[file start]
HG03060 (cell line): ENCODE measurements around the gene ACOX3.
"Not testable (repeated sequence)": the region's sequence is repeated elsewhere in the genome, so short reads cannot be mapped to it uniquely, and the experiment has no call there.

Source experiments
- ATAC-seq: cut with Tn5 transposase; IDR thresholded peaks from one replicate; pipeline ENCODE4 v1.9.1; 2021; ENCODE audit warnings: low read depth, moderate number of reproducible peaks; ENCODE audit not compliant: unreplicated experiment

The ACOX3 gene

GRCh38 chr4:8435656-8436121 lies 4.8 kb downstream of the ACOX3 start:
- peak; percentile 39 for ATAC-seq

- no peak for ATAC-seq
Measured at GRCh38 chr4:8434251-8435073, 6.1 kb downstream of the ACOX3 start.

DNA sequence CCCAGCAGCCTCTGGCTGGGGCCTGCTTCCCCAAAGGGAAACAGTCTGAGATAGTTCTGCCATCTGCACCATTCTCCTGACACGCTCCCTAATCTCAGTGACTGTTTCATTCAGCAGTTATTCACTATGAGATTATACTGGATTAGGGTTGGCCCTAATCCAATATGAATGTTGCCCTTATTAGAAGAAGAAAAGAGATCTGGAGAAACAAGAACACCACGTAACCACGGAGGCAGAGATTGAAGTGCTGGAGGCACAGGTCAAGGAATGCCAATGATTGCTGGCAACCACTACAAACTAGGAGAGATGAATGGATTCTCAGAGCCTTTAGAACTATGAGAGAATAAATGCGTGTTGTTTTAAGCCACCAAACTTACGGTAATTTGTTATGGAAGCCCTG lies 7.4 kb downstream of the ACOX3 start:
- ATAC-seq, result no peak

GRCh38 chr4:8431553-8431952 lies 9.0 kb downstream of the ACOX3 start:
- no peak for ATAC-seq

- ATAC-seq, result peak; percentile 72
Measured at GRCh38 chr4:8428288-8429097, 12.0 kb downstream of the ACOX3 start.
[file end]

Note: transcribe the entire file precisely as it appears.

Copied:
HG03060 (cell line): ENCODE measurements around the gene ACOX3.
"Not testable (repeated sequence)": the region's sequence is repeated elsewhere in the genome, so short reads cannot be mapped to it uniquely, and the experiment has no call there.

Source experiments
- ATAC-seq: cut with Tn5 transposase; IDR thresholded peaks from one replicate; pipeline ENCODE4 v1.9.1; 2021; ENCODE audit warnings: low read depth, moderate number of reproducible peaks; ENCODE audit not compliant: unreplicated experiment

The ACOX3 gene

GRCh38 chr4:8435656-8436121 lies 4.8 kb downstream of the ACOX3 start:
- peak; percentile 39 for ATAC-seq

- no peak for ATAC-seq
Measured at GRCh38 chr4:8434251-8435073, 6.1 kb downstream of the ACOX3 start.

DNA sequence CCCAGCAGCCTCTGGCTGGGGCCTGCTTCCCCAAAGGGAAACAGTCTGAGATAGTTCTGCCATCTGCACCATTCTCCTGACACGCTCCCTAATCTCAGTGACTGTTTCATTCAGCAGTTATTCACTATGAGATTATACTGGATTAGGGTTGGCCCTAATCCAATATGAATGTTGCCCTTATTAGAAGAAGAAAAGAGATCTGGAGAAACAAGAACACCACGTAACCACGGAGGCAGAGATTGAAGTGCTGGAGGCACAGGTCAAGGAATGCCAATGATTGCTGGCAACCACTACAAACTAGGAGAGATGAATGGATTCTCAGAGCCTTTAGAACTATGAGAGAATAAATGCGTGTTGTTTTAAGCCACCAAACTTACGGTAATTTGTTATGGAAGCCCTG lies 7.4 kb downstream of the ACOX3 start:
- ATAC-seq, result no peak

GRCh38 chr4:8431553-8431952 lies 9.0 kb downstream of the ACOX3 start:
- no peak for ATAC-seq

- ATAC-seq, result peak; percentile 72
Measured at GRCh38 chr4:8428288-8429097, 12.0 kb downstream of the ACOX3 start.